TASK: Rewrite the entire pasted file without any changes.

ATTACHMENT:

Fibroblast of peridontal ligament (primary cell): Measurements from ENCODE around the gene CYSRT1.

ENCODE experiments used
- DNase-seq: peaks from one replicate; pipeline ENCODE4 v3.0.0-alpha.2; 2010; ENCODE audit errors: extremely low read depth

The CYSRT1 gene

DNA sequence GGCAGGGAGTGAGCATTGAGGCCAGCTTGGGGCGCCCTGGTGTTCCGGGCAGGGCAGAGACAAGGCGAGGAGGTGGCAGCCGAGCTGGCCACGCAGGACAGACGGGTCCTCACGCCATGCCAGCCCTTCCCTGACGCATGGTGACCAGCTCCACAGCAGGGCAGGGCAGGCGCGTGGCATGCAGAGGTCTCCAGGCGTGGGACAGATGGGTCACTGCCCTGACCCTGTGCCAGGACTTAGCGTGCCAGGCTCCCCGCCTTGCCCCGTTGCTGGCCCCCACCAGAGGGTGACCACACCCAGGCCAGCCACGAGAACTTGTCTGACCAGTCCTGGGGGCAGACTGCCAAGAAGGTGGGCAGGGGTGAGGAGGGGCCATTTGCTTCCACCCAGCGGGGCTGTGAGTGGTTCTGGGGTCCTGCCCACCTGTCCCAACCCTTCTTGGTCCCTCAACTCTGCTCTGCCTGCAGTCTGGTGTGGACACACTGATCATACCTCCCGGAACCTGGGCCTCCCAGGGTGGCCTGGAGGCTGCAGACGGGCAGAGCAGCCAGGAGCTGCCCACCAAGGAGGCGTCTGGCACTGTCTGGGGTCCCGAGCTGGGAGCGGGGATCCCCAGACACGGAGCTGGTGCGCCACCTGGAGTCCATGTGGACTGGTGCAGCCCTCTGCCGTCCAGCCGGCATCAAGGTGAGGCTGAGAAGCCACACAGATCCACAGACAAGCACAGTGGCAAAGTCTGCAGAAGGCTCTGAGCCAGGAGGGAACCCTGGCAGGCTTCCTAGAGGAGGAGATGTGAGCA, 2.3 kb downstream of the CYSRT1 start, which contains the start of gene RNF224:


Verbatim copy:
Fibroblast of peridontal ligament (primary cell): Measurements from ENCODE around the gene CYSRT1.

ENCODE experiments used
- DNase-seq: peaks from one replicate; pipeline ENCODE4 v3.0.0-alpha.2; 2010; ENCODE audit errors: extremely low read depth

The CYSRT1 gene

DNA sequence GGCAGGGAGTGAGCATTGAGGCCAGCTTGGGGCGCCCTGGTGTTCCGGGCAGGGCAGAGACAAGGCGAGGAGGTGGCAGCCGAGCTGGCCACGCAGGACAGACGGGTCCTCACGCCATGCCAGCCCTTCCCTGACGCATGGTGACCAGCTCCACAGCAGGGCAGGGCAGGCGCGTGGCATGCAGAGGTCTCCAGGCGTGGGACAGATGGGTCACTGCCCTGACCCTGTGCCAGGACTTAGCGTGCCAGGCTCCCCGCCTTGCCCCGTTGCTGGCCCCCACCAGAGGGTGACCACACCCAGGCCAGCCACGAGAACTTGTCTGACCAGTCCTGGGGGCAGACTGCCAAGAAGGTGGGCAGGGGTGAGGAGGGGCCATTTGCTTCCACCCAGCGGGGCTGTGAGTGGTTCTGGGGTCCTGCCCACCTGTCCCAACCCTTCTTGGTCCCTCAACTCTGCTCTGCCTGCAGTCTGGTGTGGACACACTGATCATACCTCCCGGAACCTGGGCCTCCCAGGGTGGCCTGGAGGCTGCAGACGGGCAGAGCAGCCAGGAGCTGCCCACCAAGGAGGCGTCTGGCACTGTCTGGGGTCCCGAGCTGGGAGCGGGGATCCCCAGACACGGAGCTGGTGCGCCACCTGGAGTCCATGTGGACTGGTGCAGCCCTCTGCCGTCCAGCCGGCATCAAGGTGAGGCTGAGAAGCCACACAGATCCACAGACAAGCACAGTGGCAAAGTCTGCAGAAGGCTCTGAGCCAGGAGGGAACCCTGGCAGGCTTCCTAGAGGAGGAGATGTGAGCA, 2.3 kb downstream of the CYSRT1 start, which contains the start of gene RNF224: